Home Business Cargill opens new Brazil pectin factory, first outside Europe
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Cargill opens new Brazil pectin factory, first outside Europe

by maria gbaf

By Ana Mano

SAO PAULO (Reuters) – The Brazilian unit of U.S. commodities trader Cargill has finished building a new facility to produce pectin, a fruit by-product used in jams, beverages, dairy products and confectionery, the company said on Friday.

The plant is Cargill’s only pectin facility outside of Europe, where it owns three such units.

It will make Cargill the world’s second largest producer of the food ingredient, Laerte Moraes, Cargill’s director for starches and sweeteners in South America, said in an interview.

Located close to Brazil’s orange belt – where Cargill will source orange peel as the raw material – the factory should help trim company production costs as currently two of its plants in Europe have to import orange peels for processing there.

The Brazilian unit will mainly cater to export markets, particularly clients in Asia, and will employ 120 people, the company said.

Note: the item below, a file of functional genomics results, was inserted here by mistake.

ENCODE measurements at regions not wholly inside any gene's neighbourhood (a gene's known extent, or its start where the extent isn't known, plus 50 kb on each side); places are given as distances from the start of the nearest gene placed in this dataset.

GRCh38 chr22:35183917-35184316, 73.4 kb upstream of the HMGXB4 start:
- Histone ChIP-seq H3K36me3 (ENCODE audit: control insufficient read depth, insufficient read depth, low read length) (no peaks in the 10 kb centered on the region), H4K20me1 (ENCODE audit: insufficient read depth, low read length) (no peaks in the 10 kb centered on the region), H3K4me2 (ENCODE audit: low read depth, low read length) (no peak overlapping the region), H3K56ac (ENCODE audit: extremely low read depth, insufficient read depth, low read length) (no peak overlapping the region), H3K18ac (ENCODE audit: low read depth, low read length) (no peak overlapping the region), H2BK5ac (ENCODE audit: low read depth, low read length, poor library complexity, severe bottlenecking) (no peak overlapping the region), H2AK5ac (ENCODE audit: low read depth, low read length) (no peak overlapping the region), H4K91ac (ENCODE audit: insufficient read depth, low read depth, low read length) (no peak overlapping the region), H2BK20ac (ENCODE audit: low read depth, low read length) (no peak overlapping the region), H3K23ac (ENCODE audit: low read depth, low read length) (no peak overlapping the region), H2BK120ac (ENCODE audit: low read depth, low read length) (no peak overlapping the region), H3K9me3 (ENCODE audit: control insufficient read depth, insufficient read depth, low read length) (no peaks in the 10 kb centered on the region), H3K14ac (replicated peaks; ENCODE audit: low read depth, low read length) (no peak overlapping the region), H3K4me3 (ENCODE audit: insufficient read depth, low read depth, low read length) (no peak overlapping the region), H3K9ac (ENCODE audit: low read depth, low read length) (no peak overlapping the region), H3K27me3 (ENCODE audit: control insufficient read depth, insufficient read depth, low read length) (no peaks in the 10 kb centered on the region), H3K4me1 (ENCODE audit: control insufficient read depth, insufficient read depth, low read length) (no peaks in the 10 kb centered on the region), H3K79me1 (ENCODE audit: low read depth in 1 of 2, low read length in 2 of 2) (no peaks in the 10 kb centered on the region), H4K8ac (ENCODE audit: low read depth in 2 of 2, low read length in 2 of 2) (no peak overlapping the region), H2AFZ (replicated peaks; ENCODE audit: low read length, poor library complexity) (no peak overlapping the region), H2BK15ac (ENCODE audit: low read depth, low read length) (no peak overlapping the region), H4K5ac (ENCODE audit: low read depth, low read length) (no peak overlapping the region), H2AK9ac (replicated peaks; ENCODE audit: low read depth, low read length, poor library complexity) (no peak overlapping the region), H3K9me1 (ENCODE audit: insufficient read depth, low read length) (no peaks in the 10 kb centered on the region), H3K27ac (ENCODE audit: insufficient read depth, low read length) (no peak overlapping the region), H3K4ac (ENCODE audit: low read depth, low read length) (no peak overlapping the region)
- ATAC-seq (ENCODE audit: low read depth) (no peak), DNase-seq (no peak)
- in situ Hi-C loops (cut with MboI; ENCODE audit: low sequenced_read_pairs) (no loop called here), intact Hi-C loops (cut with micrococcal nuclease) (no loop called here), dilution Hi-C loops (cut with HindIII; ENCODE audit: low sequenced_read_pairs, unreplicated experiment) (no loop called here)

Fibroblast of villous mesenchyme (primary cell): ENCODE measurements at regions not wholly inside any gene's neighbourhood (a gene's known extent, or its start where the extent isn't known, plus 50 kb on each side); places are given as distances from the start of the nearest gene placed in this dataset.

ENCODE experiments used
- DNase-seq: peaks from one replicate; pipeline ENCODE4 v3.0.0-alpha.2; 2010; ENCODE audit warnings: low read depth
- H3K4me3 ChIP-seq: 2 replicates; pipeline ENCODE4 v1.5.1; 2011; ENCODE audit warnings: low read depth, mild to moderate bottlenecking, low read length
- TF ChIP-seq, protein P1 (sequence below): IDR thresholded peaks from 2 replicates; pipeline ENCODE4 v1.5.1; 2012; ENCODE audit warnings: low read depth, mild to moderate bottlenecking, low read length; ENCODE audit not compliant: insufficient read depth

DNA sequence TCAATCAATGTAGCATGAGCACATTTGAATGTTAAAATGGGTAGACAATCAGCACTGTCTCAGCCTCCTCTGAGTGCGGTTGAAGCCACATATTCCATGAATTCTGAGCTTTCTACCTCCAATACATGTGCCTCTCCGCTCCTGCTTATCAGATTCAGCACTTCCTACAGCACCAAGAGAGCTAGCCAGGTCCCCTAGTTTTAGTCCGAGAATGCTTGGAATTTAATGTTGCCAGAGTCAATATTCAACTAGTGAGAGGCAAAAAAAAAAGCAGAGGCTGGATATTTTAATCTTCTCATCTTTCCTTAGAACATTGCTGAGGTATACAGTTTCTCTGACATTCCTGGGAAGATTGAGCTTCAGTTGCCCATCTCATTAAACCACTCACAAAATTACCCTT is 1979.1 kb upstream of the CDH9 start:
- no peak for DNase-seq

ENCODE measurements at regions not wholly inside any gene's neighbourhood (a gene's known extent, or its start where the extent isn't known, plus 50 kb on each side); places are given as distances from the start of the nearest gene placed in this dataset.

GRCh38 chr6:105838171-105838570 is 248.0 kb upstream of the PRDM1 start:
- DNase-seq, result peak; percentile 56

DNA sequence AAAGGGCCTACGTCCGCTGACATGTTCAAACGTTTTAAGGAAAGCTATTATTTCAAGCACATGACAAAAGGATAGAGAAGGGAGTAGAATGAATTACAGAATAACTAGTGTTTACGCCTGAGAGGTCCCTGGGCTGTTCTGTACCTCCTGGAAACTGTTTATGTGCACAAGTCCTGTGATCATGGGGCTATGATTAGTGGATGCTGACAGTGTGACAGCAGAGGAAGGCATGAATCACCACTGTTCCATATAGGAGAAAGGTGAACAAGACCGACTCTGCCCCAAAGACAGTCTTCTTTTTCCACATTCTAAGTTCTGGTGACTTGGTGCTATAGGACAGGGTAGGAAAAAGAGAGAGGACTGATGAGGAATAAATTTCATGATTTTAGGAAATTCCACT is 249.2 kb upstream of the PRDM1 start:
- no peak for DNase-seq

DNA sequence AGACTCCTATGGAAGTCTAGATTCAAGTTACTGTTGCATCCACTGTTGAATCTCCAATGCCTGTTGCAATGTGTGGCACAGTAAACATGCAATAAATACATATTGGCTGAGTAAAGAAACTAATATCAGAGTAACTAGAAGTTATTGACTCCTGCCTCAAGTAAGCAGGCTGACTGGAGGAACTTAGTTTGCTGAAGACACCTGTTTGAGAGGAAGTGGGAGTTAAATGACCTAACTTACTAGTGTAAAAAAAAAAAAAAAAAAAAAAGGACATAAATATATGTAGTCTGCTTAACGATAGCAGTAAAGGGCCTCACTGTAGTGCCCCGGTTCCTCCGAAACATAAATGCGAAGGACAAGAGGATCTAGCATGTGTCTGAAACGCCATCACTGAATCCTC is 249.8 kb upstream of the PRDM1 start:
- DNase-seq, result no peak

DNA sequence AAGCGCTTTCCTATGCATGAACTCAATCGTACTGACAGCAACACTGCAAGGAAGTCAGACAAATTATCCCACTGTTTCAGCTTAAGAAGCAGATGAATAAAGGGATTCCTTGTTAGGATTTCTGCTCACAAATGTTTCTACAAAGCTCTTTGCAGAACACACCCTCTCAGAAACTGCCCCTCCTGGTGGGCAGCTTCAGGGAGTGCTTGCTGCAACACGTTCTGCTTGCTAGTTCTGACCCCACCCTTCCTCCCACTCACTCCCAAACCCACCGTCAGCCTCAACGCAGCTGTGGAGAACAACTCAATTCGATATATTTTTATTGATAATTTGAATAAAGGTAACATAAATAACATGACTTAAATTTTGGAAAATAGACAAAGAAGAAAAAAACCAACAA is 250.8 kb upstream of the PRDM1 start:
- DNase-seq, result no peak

Cargill’s move reflects a need to balance large-volume businesses that have lower margins while boosting its presence in market segments with smaller volumes but higher prices.

It is also a response to evolving industrial customer and consumer dietary requirements. Global demand for pectin, a natural ingredient that can be used as an emulsifier, stabilizer and thickener agent in cooking and baking, is expected to grow by up to 4% per year, Cargill said.

The company, one of the largest soy and corn traders in Brazil, announced construction of the new plant in 2018. Though the work was slightly delayed in 2020 due to the pandemic-related restrictions, the plant will begin operations this month, Moraes said.

The new plant can produce some 6,000 tonnes per year of the high-value product, a kilogram of which can cost between $15 and $20, Moraes said.

Cargill invested 550 million reais ($106.52 million) in the factory, according to Moraes.

($1 = 5.1632 reais)

(Reporting by Ana Mano; Editing by Sandra Maler)

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